It seems strange to be celebrating Labor Day this year, doesn't it? Employment in the U.S. is in a terrible state, by some measures the worst since shortly before World War II, and with little sign of improving. President Obama is going to speak on Thursday about job creation, and for all the good things he's done legislatively in other areas, by most accounts on this issue he's at least a year, maybe two years too late to the dance. The situation in Europe likewise makes the future of not only its economy but our own seem only more shaky.
Bottom line, if you're looking for wet blankets, look no further; if you're looking for a silver lining, might I interest you instead in a handsome wet blanket?
When Obama ran for president in 2008, he ran on a platform of change and also hope, audacious hope that things do not have to stay as they've always been, that it is possible for old sides and disagreements to fall away, and fundamentally that new life could spring up amidst acrimony and financial ruin.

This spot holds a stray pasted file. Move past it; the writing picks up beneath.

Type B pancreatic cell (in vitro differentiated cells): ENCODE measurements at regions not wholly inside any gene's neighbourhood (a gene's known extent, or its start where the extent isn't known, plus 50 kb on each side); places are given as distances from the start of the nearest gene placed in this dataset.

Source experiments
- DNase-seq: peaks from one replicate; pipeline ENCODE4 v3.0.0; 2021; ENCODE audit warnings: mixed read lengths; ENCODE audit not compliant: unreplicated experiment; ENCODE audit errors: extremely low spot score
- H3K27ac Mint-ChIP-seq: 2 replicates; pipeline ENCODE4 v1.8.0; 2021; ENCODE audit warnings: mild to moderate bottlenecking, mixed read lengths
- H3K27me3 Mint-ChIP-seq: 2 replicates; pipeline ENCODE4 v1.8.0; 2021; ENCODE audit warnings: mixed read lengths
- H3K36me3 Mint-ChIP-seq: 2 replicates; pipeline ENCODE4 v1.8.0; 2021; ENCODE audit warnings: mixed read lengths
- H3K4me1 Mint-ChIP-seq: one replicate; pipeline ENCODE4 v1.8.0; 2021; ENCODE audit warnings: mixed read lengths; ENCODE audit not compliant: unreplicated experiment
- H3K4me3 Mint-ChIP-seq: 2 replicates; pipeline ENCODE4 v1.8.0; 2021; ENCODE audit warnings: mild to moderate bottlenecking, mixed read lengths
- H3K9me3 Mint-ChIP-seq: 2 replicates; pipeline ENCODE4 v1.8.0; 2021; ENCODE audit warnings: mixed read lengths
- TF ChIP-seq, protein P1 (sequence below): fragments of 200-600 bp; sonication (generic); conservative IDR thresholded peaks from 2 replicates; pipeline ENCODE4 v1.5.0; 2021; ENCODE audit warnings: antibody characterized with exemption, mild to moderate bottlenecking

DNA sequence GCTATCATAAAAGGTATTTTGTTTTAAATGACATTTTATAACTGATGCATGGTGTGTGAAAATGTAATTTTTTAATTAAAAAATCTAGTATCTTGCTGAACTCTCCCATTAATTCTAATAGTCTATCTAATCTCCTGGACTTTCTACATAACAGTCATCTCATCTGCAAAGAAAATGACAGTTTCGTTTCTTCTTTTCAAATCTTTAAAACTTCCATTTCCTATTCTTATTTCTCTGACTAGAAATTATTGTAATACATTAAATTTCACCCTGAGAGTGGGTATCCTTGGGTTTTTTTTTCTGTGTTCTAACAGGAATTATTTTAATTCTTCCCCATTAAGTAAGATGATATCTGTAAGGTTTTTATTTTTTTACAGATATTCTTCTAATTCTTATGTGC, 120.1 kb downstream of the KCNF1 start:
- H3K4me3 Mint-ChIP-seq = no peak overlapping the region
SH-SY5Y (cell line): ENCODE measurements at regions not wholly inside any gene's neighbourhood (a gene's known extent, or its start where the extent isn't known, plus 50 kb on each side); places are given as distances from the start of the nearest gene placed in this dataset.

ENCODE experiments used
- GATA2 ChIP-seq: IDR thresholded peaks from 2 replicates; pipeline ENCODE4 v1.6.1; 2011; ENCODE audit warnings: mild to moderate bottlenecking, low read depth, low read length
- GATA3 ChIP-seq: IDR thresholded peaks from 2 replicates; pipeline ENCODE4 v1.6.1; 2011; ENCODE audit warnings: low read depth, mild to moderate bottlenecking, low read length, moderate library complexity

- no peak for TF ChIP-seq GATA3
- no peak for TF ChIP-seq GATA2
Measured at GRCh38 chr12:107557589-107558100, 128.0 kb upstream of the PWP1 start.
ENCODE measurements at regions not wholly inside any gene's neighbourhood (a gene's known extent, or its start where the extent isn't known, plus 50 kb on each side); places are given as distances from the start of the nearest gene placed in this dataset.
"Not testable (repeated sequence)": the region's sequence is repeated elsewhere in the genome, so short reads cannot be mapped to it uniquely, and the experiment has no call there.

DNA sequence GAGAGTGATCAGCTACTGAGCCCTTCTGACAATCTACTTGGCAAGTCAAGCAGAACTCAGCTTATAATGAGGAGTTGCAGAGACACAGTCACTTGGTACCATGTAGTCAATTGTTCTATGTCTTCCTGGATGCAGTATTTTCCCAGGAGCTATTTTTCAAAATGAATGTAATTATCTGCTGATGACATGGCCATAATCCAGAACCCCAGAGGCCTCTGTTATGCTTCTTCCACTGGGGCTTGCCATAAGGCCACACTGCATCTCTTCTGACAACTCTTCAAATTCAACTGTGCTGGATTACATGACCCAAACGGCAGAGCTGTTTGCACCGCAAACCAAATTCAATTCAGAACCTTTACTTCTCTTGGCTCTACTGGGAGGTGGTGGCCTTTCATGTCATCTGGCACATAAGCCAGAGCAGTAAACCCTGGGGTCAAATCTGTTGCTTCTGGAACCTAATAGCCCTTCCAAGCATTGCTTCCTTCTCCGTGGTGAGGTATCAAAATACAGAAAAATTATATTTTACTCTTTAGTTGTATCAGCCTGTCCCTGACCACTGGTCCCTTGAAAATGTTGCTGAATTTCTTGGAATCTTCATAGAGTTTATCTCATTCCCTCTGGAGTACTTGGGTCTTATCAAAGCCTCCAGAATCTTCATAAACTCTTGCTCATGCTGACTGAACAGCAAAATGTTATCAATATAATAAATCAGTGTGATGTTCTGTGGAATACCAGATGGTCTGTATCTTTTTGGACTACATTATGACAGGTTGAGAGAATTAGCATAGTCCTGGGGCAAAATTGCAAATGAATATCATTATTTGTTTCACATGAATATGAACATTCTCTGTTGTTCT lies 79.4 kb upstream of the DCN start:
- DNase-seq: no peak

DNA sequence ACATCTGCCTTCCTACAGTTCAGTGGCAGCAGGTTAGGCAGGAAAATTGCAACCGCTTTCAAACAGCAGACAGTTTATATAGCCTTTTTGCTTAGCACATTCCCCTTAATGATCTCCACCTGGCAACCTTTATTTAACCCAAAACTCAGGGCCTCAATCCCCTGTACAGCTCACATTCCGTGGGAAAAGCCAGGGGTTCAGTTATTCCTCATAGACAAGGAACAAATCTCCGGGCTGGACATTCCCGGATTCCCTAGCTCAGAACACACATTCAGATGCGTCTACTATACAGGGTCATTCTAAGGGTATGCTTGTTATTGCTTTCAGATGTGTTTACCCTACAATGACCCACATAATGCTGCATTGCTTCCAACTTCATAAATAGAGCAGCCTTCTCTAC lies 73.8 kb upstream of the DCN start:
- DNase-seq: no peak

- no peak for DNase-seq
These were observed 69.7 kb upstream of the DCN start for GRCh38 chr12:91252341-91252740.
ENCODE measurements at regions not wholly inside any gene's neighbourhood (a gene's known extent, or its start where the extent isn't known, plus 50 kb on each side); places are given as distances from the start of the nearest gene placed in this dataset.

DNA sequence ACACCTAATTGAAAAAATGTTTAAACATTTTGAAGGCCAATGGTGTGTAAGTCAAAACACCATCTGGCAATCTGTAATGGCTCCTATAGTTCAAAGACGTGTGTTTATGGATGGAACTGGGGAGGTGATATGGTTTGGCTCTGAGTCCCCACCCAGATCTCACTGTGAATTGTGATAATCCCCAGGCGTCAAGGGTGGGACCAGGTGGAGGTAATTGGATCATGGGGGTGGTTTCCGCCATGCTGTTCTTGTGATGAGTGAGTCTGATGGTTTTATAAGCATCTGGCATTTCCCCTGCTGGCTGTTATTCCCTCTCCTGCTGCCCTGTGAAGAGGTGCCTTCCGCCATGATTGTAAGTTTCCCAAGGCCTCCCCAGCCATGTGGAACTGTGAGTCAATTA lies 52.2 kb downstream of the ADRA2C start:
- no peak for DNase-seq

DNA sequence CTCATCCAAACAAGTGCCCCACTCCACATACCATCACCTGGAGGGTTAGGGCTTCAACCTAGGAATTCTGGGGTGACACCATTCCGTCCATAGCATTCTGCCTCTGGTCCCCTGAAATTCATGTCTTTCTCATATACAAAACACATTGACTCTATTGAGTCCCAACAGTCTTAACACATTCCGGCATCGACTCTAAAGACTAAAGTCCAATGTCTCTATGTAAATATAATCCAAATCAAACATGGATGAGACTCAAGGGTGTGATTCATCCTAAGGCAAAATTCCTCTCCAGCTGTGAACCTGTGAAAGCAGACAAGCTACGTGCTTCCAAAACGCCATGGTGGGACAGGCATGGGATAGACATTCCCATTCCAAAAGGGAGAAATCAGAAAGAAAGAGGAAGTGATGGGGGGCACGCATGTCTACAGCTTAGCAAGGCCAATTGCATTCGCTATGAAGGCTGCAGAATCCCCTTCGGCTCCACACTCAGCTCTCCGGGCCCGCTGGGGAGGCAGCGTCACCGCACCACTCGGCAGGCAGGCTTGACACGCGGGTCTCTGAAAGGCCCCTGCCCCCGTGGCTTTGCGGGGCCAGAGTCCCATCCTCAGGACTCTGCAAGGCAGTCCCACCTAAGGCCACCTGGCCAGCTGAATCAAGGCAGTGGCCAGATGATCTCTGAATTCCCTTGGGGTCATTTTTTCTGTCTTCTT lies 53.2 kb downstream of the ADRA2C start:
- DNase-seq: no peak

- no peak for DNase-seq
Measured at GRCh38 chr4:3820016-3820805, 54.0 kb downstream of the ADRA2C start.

As Christians we believe that this is possible. We believe that life emerges from death, that God not only can make a way where there is no way, but seems to tend to favor that way of proceeding. (Would that he didn't.) And as citizens of the world this year we've watched new life or something like it begin to happen in places like Egypt, Tunisia and now Libya.
But hope can be naive, too. Plato imagined human beings as driven by two horses, one noble, one "quite the opposite", and we certainly see both impulses borne out in the current political cage matches of our country. And as we see in the Middle East, new life does has costs, it involves effort and suffering. Some religious people describe such pain as all part of "God's plan," but when they do I can't help but wonder, who is this God you are living with and why do you tolerate him?
It all makes me think that today alongside hope we should embrace humility, an awareness of our place in God's kingdom -- our smallness, our limited perspective and our neediness. St. Ignatius is supposed to have said "Act as though everything depends on you, pray knowing that all depends on God." In hard times like this premature Advent darkness we seem to be stuck in, it's so important we don't forget that latter part. Cry out to the Lord, not only so that he might hear our prayers and answer them but first because fundamentally that is what we have to say. That is our prayer.
I'm back from the summer, and I'll be trying to post 2 or 3 times a week. Hope you've all had a great summer.